Thailand and Ireland co-hosted an online panel discussion on TPNW Complementarity: reinforcing and strengthening international law.

Thailand and Ireland co-hosted an online panel discussion on TPNW Complementarity: reinforcing and strengthening international law.
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Thailand and Ireland co-hosted an online panel discussion on TPNW Complementarity: reinforcing and strengthening international law.

On 28 May 2024, Ireland and Thailand, the informal co-facilitators on Complementarity, co-hosted an online panel discussion: “TPNW Complementarity: reinforcing and strengthening international law”.   The panel discussion aimed to identify and explore aspects of complementarity, as mentioned by States and other stakeholders that “the Complementarity of the Treaty on the Prohibition of Nuclear Weapons (TPNW) goes beyond disarmament and non-proliferation regimes, as obligations under the treaty overlap with various international instruments on human rights, sustainable development and the environment.”

Panelists included Ms. Grisselle del Carmen Rodriguez Ramirez, Counsellor, Permanent Mission of Panama; Dr. Marcos A. Orellana, Special Rapporteur on toxics and human rights; Ms. Kathleen Lawand, Executive-in-residence, Global Fellowship Initiative, GCSP; Ms. Susi Snyder, Programme Coordinator, the International Campaign to Abolish Nuclear Weapons (ICAN); and Ms. Aigerim Seitenova, Co-founder of Steppe Organisation for Peace: Qazaq Youth Initiative for Nuclear Justice.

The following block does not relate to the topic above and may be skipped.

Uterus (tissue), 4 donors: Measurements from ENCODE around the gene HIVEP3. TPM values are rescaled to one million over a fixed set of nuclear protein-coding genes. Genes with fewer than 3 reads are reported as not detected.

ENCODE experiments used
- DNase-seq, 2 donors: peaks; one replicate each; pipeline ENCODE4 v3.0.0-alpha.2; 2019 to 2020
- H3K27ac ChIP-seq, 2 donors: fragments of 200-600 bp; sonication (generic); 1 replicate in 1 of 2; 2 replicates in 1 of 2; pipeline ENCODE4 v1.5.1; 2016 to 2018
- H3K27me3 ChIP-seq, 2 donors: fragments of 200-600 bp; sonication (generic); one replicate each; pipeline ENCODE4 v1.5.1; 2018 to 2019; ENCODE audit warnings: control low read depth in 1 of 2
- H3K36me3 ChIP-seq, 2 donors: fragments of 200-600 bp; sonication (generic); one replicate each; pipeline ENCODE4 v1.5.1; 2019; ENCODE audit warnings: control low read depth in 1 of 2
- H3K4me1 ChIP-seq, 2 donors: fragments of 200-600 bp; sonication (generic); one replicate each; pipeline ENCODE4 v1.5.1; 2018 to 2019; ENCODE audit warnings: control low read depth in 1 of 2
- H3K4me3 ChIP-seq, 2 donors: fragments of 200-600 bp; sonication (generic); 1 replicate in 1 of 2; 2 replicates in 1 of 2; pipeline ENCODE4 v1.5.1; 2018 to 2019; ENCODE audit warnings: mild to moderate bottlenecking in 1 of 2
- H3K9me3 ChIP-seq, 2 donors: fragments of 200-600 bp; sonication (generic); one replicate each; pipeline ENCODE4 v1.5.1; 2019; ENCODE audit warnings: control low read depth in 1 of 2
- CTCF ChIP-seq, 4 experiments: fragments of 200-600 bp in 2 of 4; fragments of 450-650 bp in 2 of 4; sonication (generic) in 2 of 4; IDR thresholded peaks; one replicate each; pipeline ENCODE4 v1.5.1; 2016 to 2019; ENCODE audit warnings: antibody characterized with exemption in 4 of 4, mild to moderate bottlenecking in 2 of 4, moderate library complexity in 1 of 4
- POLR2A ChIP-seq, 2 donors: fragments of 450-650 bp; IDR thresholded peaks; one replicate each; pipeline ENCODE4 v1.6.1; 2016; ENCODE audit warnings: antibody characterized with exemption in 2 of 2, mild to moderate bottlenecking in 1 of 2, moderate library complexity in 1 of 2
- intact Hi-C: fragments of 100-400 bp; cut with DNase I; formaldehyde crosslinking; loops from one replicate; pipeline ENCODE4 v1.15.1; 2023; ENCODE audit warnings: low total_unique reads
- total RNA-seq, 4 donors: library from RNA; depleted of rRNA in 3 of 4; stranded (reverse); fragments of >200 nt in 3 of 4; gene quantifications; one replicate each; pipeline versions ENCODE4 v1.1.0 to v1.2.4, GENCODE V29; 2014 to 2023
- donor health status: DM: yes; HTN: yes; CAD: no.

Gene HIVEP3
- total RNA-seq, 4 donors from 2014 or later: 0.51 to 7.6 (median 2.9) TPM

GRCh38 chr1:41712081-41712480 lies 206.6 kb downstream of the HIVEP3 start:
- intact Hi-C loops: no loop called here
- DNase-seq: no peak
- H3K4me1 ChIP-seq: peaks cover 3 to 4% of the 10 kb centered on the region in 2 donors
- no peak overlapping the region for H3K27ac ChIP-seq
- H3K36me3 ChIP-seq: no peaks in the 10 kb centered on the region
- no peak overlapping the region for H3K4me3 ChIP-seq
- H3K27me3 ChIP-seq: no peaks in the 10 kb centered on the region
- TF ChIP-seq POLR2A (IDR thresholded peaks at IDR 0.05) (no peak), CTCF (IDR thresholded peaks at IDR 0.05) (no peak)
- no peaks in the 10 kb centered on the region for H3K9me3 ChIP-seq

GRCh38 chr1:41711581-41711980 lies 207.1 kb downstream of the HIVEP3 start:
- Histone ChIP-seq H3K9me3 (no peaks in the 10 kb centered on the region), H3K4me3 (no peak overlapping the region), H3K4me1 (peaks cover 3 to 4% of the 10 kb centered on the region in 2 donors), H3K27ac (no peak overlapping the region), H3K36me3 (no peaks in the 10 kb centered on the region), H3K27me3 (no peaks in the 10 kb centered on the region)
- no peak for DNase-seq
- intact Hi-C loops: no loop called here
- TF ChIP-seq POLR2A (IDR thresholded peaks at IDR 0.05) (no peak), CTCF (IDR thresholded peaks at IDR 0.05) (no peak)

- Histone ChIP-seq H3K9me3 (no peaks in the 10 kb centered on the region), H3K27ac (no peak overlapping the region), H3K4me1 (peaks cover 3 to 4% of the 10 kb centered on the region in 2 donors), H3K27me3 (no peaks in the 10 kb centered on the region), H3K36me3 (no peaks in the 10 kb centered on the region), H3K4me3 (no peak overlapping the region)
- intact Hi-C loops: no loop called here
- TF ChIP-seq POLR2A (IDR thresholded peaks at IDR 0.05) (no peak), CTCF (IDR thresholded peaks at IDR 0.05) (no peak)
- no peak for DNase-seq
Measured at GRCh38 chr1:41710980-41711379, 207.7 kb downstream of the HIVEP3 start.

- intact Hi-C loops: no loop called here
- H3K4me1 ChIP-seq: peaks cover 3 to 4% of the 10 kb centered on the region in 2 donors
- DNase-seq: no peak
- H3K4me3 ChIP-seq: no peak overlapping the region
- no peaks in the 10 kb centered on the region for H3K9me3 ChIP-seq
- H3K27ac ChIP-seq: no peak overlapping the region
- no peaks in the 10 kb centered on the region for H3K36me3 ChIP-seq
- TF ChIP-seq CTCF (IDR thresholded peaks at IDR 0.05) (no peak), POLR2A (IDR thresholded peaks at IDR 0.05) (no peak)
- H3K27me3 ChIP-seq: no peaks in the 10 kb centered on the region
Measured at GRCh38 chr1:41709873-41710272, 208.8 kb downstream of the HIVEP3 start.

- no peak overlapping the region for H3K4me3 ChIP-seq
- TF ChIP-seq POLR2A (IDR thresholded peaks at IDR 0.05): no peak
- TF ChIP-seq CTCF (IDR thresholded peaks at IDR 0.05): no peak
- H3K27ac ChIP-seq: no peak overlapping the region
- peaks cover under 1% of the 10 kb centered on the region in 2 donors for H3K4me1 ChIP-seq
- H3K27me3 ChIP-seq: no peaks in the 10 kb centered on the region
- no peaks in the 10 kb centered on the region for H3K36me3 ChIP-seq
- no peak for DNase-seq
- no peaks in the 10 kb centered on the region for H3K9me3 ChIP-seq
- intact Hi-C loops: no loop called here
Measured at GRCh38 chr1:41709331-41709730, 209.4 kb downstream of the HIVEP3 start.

Panelists emphasised that TPNW is among the first disarmament treaties that highlights compliance of international human rights law, and obliges States to provide victim assistance in accordance with applicable international humanitarian and human rights laws. The synergy between TPNW and those field of international laws was also reflected in the UN Human Rights System, including the treaty bodies and the Human Rights Council, particularly in the work carried out by Special Procedures and Universal Periodic Review. States and human rights experts echoed the needs to address adverse effects of nuclear use and nuclear testing on the full enjoyment of human rights have been underpinned.

The panel discussion also examined the impacts of nuclear legacies’ hazardous substances on internationally protected human rights, such as the right to life, right to health and right to clean, healthy and sustainable environments in different regions; how victims and their future generation strive for legal and social protection; and how business could contribute to disarmament and non-proliferation through adherence to human rights instruments, including the UN Guiding Principles on Business and Human Rights.